This Week in Sapulpa History: Freezing temperatures did not stop the fun

Rachel Whitney,
Curator, Sapulpa Historical Museum

This week in 1940, the Sapulpa area had temperatures ranging from -4 to 34 degrees. Just weeks prior, snow accumulated in the area, in a snowstorm. “Oklahoma’s dry soil began to absorb the moisture from a six to 18-inch snow covering today as temperatures mounted above freezing for the first time in more than a week.”

“Waynoka had seven degrees above zero. Tulsa had eight above, McAlester 13, Ardmore 10, and Oklahoma City 18…The record cold wave that sent the Oklahoma mercury as low as minus 11 degrees centered over Indiana, Michigan, and Ohio today.” The newspaper ran an eerie image of Chicago covered in ice. “Sub-zero temperatures no aid to firefighters,” as the crew ran to the scene of a potential fire, but could not get past the solid ice of vehicles in front of the building.

Ice Storm in Chicago, Sapulpa Herald, January 24, 1940

The cold front kept coming. “Oklahoma’s second storm within a week brought snow, high winds and near-zero temperatures.” In Sapulpa, it was announced that these were the coldest days in a near decade, since 1933.

Another Week of the Cold Stuff, Sapulpa Herald, January 18, 1940

“An interesting table of temperatures since 1928 compiled at the Herald office shows zero weather in January of 1928 and February of 1929. In 1930, the mercury dropped to 13 below for an amazing cold siege. Snow and sleet remained on the ground for three weeks. Low marks are recorded for the following years back:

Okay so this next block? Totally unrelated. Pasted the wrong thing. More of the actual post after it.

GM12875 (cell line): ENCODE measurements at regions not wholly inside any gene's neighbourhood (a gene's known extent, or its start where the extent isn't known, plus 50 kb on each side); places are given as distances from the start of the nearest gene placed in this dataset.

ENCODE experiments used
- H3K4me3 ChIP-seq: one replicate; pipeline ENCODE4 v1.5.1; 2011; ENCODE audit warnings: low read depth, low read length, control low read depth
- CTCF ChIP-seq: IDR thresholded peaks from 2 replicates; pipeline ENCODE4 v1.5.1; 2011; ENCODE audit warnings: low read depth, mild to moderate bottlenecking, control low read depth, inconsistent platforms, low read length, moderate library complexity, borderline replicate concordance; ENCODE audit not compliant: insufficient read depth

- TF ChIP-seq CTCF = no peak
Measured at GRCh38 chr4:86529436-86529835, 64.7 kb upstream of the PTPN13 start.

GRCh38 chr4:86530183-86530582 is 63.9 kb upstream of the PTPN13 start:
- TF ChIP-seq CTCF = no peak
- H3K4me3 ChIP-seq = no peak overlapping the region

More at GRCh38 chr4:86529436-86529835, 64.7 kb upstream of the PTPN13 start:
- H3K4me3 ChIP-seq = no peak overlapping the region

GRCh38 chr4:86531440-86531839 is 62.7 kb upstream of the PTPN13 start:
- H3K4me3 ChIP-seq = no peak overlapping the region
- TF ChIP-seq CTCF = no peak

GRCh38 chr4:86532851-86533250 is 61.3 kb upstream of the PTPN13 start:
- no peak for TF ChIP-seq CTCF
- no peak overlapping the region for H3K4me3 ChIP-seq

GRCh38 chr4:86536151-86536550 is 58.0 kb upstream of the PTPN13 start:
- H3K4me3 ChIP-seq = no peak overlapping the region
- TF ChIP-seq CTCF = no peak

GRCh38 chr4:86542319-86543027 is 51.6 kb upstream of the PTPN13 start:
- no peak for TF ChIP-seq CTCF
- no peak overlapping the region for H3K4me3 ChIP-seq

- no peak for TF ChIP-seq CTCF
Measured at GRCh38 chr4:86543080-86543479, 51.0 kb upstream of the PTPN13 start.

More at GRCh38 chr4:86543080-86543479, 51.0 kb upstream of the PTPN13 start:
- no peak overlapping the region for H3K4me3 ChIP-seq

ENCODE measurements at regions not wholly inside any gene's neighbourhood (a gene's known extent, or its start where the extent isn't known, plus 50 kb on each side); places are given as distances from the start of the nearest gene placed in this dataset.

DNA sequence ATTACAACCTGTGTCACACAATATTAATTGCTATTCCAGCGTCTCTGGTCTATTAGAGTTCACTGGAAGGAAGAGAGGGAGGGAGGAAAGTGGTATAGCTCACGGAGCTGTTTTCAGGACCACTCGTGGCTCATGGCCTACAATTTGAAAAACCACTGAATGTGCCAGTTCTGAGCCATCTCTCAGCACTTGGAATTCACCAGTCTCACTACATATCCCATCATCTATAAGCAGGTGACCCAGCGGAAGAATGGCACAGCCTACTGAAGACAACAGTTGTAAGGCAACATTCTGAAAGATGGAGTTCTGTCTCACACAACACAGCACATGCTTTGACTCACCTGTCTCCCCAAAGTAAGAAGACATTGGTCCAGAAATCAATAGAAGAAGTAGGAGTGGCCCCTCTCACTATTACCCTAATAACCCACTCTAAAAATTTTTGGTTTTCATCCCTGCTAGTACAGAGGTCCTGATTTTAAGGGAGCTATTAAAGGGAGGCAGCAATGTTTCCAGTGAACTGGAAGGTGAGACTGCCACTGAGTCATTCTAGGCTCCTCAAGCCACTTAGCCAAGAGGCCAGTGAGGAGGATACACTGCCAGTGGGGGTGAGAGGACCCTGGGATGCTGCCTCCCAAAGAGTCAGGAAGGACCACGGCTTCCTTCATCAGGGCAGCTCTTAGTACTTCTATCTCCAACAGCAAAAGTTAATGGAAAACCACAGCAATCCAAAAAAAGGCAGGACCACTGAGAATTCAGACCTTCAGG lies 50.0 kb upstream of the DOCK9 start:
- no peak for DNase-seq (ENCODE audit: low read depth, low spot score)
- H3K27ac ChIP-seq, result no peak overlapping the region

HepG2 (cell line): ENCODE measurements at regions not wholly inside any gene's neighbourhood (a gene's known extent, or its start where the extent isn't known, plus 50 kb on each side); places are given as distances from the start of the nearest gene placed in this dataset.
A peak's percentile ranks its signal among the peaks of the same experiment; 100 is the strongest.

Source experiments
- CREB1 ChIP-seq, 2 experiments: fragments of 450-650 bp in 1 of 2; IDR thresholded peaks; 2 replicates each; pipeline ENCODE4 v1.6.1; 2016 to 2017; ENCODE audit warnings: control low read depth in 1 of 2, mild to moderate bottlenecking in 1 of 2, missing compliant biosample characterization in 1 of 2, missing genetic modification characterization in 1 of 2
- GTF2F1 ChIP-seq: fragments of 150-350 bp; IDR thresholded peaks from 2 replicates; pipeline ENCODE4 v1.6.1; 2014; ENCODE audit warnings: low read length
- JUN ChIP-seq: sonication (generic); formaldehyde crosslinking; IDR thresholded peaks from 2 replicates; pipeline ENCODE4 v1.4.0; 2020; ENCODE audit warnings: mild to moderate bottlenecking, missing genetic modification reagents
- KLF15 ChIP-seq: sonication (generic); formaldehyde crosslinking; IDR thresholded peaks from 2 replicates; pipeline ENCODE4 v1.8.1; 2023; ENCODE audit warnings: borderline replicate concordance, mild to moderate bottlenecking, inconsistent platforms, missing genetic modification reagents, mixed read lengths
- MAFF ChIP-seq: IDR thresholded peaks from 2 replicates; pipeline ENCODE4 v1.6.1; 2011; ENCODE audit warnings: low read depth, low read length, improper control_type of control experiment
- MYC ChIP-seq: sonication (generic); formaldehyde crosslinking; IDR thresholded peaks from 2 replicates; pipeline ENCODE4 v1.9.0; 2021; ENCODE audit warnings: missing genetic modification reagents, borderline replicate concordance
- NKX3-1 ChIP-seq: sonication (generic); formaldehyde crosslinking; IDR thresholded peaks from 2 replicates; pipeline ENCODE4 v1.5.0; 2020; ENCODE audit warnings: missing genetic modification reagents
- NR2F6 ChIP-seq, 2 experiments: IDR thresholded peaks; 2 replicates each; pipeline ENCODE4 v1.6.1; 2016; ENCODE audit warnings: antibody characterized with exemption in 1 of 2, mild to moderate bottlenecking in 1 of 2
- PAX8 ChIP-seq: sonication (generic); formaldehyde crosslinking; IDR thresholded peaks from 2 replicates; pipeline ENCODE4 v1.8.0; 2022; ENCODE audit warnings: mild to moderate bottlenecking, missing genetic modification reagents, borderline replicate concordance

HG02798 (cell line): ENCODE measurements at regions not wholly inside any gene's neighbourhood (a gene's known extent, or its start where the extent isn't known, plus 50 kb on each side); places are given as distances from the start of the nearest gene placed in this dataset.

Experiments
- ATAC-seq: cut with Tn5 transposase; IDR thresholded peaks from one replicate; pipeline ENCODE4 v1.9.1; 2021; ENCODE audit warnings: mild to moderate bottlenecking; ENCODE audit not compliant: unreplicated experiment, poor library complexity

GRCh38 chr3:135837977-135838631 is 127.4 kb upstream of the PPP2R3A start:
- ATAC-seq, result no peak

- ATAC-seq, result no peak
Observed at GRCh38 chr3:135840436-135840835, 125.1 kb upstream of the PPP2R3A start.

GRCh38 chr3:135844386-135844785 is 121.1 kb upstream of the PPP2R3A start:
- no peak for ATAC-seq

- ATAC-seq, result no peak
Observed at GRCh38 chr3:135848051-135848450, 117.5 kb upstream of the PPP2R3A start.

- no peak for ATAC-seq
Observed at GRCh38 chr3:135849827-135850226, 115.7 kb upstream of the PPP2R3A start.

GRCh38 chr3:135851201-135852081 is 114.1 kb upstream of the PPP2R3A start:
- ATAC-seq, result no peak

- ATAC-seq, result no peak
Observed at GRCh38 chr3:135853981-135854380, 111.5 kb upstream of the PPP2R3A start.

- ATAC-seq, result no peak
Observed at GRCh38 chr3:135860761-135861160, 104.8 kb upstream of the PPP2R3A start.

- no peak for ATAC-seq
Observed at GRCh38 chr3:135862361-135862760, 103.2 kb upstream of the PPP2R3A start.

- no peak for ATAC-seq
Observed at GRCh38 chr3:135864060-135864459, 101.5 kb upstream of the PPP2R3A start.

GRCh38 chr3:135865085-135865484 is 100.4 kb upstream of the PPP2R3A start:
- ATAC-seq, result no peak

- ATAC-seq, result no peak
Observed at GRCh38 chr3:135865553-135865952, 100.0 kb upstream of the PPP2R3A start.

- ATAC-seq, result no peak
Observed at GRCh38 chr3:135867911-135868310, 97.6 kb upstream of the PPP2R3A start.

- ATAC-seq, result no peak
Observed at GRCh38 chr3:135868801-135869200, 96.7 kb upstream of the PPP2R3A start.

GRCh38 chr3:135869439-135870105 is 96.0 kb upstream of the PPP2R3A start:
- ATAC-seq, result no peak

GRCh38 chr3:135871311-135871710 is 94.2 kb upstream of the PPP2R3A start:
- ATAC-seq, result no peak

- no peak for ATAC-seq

Near Zero Temperature, Sapulpa Herald, January 23, 1940

“December 14, 1931: 22 above; December 12, 1932: 10 above; February 8, 1933: 4 below; January 30, 1934: 12 above; January 21, 1935: zero; January 8, 1936: 1 above; January 23, 1937: 8 above; January 21, 1938: 8 above; February 8, 1939: 8 above; January 18, 1940: 4 below.”

The City Water Department had some issues to handle. “The City Water Department had received 13 trouble calls during the cold spell for frozen lines and burst pipes. Children at the Liberty School who had brought their lunches today, ate them without an accompanying drink of water. The water lines were frozen and there was none at the school throughout the day. School dismissed at 2:15, earlier than usual.”

Families, children, and groups used the cold temperatures to their advantage, though. With temperatures at 10 degrees, “ice skaters here were taking advantage of the ice at Pretty Water. Many skating parties were held there over the week due to below freezing temperatures.” It was said that it had been several years since it was cold enough to freeze Pretty Water for such large groups to skate on.

Cold Temps, Sapulpa Herald, January 24, 1940

Listed in the “Society” column, a column that often shares dinner parties, club get-togethers, and family reunions, shared a regular meeting, too, had a little fun. “The Petite Debutantes met in the home of Miss Elaine Young for a business and social meeting.

“Refreshments were served by the hostess and were served by the hostess assisted by her mother and her sister, Miss Dorothy Young, after the business session and later the entire group went ice skating at Pretty Water Lake.

“The following members were present: Miss Betty Jo Hermes, Miss An Ellinghausen, Miss Jennie May, Miss Claudeen Humes, Miss Mary Routsong, Miss Frances Lea Mayes, Miss Joan Waite, Miss Patsy Potter, Miss Barbara Berry, and Miss Patricia Wilson.”

And even with such low temperatures, Sapulpans used this time to have a little fun.